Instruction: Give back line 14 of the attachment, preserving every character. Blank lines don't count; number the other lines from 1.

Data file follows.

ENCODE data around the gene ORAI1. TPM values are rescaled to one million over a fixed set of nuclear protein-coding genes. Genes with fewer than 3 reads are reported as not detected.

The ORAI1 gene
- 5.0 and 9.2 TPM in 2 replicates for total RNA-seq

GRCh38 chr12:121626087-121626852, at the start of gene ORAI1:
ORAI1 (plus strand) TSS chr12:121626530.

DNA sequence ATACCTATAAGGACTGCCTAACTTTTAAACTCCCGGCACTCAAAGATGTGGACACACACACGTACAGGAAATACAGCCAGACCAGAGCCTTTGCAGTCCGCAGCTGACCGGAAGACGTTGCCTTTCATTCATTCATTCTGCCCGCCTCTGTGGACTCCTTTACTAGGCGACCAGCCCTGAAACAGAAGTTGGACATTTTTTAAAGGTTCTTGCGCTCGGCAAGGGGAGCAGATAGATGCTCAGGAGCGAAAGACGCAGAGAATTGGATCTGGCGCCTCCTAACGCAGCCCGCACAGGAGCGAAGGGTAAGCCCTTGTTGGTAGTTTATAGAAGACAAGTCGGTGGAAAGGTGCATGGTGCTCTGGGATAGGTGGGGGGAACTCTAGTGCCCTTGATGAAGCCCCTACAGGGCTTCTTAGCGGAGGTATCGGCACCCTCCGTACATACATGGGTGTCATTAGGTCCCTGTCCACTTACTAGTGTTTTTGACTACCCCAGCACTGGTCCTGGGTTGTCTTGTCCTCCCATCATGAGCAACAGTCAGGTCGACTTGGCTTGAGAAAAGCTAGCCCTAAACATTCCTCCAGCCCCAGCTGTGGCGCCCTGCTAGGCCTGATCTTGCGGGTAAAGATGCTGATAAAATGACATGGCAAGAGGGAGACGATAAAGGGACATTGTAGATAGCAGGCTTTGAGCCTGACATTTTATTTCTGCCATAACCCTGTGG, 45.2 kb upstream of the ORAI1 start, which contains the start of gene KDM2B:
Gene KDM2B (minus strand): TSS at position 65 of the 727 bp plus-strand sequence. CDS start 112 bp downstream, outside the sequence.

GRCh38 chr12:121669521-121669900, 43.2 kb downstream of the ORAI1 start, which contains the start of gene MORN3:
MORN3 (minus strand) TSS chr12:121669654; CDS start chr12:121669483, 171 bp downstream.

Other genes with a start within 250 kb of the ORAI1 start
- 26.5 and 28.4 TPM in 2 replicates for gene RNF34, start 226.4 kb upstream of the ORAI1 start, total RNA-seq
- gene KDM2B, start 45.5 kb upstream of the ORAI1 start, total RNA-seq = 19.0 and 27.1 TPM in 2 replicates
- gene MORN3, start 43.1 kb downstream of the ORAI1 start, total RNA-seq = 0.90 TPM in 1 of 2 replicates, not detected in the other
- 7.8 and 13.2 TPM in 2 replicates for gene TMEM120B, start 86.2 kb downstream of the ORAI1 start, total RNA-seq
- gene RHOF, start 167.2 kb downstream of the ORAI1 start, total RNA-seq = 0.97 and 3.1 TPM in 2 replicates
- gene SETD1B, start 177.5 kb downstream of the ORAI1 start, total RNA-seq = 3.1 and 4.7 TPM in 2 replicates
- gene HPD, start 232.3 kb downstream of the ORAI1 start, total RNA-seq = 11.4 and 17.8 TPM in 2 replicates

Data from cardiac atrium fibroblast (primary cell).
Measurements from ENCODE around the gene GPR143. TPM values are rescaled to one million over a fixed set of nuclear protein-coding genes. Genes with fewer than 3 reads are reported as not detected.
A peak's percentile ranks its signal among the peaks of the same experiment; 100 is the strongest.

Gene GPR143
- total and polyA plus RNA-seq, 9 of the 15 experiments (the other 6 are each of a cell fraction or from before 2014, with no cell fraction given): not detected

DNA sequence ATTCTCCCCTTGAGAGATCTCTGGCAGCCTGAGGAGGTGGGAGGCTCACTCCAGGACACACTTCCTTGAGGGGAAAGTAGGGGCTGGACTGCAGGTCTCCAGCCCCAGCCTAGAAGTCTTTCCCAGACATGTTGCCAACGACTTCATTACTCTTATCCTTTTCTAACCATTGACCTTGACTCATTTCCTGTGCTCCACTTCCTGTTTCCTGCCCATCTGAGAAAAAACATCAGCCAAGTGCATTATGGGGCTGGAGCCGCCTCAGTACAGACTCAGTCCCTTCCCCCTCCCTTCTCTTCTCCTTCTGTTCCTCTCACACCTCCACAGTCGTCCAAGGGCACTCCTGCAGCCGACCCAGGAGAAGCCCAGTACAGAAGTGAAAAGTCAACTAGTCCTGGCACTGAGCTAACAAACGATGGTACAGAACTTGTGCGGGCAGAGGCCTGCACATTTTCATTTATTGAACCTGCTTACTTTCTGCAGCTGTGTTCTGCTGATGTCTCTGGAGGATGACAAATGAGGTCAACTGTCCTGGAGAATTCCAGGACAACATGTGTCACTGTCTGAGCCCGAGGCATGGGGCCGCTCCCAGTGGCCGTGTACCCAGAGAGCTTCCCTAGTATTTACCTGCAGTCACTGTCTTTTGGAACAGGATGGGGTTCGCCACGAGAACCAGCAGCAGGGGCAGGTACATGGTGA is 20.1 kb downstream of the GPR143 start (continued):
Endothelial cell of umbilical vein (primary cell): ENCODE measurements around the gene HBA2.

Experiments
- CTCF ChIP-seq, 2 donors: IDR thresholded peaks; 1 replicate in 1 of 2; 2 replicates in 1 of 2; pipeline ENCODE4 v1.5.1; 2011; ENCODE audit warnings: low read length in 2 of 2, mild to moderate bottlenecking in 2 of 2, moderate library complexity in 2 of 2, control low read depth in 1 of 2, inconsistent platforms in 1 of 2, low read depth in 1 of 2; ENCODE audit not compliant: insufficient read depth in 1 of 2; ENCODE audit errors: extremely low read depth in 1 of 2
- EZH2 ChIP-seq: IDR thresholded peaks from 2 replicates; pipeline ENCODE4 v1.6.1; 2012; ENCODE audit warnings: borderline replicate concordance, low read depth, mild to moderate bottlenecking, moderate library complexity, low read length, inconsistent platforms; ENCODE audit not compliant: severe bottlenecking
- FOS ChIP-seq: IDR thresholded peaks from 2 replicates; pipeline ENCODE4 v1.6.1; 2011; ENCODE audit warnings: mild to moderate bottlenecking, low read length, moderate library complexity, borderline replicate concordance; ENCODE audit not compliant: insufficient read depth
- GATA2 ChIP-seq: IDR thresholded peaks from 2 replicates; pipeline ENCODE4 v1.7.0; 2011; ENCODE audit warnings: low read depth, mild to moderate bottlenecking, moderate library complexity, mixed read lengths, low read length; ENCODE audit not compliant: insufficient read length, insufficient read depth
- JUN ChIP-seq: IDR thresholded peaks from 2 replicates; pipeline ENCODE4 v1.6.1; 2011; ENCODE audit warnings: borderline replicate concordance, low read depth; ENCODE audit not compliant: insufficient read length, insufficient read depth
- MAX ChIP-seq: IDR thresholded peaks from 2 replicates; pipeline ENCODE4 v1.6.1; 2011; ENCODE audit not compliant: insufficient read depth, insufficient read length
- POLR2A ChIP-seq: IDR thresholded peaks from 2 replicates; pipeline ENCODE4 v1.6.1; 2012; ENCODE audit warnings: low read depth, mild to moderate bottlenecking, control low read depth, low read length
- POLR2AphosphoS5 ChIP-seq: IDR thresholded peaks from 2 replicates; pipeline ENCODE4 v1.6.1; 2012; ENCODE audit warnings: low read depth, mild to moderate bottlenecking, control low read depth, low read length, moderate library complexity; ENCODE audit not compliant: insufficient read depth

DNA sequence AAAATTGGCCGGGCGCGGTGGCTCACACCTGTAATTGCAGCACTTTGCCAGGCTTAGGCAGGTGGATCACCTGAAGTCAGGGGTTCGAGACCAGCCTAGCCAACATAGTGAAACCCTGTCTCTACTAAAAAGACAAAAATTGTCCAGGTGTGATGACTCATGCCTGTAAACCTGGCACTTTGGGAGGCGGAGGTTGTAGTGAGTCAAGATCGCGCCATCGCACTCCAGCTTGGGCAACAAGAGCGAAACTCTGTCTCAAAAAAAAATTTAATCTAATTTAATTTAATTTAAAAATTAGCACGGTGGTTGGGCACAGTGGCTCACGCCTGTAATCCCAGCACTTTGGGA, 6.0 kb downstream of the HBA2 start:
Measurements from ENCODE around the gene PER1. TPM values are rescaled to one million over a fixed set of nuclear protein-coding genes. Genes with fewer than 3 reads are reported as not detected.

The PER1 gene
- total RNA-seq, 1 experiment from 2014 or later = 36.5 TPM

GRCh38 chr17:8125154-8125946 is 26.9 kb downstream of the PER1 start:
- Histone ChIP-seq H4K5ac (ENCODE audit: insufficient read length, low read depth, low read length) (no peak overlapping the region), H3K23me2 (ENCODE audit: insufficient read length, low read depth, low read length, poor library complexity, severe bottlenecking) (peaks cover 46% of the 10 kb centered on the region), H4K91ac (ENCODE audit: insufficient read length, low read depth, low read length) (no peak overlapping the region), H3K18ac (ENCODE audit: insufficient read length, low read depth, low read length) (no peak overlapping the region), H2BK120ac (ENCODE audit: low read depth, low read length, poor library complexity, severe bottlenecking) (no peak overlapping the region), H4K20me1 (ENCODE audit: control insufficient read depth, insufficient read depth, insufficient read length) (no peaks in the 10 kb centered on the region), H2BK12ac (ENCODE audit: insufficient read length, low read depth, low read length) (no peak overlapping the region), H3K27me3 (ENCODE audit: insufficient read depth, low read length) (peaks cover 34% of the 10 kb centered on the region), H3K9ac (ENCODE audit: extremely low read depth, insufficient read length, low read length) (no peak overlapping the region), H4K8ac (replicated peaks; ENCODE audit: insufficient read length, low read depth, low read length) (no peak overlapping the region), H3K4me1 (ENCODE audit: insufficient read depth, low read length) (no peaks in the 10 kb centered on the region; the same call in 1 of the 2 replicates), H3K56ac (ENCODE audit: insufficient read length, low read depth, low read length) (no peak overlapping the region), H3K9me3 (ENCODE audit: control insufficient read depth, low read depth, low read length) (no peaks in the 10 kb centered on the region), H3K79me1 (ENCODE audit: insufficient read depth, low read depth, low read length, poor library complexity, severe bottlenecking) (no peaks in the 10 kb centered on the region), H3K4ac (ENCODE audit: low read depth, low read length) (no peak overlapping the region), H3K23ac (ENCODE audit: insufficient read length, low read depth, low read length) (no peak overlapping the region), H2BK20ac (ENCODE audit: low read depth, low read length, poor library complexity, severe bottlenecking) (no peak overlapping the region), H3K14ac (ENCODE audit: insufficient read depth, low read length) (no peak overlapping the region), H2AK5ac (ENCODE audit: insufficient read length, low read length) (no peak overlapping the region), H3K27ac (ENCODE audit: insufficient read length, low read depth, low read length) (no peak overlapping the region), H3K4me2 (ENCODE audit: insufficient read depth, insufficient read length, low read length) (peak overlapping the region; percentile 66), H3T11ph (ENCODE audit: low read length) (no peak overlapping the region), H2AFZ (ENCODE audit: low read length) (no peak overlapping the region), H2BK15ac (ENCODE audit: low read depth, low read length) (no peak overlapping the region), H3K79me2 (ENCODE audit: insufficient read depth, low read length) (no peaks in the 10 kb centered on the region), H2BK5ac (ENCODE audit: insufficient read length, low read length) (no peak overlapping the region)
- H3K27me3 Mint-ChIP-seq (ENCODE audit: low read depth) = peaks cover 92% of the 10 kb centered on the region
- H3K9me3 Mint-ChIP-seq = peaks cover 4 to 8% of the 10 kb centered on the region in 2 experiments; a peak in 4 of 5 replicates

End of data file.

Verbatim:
- 7.8 and 13.2 TPM in 2 replicates for gene TMEM120B, start 86.2 kb downstream of the ORAI1 start, total RNA-seq